Thanks to the supposedly proven success of Big Science in winning the war , (government-funded) university research worldwide expanded so greatly after 1945 that tough peer-review became de rigueur for young Republican academics seeking to get into the best regarded science journals.
There was also much more competition from other young ambitious non-Republican researchers at your own university as well.
Thanks in part to programs like the various GI Bills around the world, suddenly university educations were not just for white Protestant native poor sons of the well off.
FDR couldn't draw flies in university towns ...
American university towns, for example, had long been strongholds of Republican party strength in the FDR Era, but after his death all that began to change to such an extent that even historians doubt me, when I mention this inconvenient fact !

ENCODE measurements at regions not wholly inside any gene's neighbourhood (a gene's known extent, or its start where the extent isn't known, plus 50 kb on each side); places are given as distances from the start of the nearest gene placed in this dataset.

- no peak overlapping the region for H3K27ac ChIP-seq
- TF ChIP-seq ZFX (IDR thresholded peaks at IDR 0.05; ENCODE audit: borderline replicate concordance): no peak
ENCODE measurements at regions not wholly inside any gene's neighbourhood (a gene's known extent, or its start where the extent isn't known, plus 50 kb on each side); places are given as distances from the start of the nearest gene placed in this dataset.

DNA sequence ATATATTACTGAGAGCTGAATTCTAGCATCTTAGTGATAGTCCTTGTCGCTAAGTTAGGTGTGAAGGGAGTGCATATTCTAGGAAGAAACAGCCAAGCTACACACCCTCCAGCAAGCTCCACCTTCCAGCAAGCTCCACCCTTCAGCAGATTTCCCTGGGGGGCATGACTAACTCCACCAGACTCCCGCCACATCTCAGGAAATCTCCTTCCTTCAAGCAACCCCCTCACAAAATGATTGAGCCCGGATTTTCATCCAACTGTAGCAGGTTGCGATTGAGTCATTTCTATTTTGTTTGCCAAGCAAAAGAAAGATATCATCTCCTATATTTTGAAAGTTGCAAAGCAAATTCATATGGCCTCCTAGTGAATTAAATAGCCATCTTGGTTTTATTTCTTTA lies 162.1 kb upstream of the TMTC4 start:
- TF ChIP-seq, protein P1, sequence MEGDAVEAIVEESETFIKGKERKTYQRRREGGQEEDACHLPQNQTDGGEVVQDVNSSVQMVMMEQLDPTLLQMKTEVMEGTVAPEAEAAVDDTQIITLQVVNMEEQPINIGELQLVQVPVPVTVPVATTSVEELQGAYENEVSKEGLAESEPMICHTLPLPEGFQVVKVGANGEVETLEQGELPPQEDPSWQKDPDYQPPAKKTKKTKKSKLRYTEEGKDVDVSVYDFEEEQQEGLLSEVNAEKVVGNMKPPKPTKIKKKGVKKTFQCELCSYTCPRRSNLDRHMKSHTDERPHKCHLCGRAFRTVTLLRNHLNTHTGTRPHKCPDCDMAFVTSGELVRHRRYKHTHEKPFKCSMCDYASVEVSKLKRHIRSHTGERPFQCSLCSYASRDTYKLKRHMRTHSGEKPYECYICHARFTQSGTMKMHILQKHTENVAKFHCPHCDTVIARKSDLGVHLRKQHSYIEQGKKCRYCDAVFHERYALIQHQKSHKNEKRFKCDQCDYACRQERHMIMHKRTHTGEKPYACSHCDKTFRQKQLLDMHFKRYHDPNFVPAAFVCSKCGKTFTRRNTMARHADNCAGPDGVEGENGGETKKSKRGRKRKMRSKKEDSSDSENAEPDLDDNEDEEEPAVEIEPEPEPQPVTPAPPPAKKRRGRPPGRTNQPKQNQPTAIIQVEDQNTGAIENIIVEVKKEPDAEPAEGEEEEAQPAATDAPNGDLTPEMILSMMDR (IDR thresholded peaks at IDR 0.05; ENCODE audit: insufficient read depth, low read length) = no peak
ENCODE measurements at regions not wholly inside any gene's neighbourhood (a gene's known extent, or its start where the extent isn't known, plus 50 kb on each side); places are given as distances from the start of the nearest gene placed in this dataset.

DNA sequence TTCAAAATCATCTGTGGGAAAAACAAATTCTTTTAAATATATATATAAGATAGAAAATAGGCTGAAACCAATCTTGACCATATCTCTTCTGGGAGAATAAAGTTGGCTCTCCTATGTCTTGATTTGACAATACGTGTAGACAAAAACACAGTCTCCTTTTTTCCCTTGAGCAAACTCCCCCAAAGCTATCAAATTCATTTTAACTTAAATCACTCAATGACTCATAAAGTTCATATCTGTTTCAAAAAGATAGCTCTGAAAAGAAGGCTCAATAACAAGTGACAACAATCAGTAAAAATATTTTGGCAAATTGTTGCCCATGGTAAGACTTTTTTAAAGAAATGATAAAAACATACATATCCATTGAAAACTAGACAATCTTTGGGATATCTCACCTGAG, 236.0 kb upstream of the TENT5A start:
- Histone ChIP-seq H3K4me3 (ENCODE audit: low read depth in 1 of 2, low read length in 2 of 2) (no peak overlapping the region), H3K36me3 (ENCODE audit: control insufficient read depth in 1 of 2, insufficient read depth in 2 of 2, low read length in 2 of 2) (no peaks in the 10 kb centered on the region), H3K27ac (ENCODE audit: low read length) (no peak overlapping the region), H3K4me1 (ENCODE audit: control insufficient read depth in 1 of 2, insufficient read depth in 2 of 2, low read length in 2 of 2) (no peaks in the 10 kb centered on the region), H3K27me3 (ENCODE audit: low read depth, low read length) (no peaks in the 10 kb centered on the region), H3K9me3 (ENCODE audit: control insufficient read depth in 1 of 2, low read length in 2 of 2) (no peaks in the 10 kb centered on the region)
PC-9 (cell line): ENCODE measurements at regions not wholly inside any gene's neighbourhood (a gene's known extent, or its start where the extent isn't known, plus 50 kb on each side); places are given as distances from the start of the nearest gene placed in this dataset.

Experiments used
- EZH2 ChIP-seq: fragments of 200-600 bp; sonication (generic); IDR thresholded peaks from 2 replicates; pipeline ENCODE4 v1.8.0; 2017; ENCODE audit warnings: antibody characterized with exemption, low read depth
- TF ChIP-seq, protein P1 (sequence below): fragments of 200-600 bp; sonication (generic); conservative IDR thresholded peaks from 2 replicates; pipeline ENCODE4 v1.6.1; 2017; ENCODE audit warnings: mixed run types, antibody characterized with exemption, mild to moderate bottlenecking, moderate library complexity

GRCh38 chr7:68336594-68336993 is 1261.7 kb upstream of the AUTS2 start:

This effect was duplicated in British university towns as well, indeed the effect was probably worldwide in its impact.
Informal quotas to keep out women, Jews, Blacks, Catholics, working class democratic voters, ethnics and minorities began to fade out after 1950 in the best known universities----- under the growing external and internal response to the events at Auschwitz.
And Big Science and big mega projects were now so truly BIG that they began to overtly display global impacts - but not always a good global impacts.
So, after 1970 , government-funded university research began to shift in response to these changes: less government grant money went to production research (building ever an ever bigger machine) and more went to study the impact of the machine in the garden - ie studying its global effects out in the real world.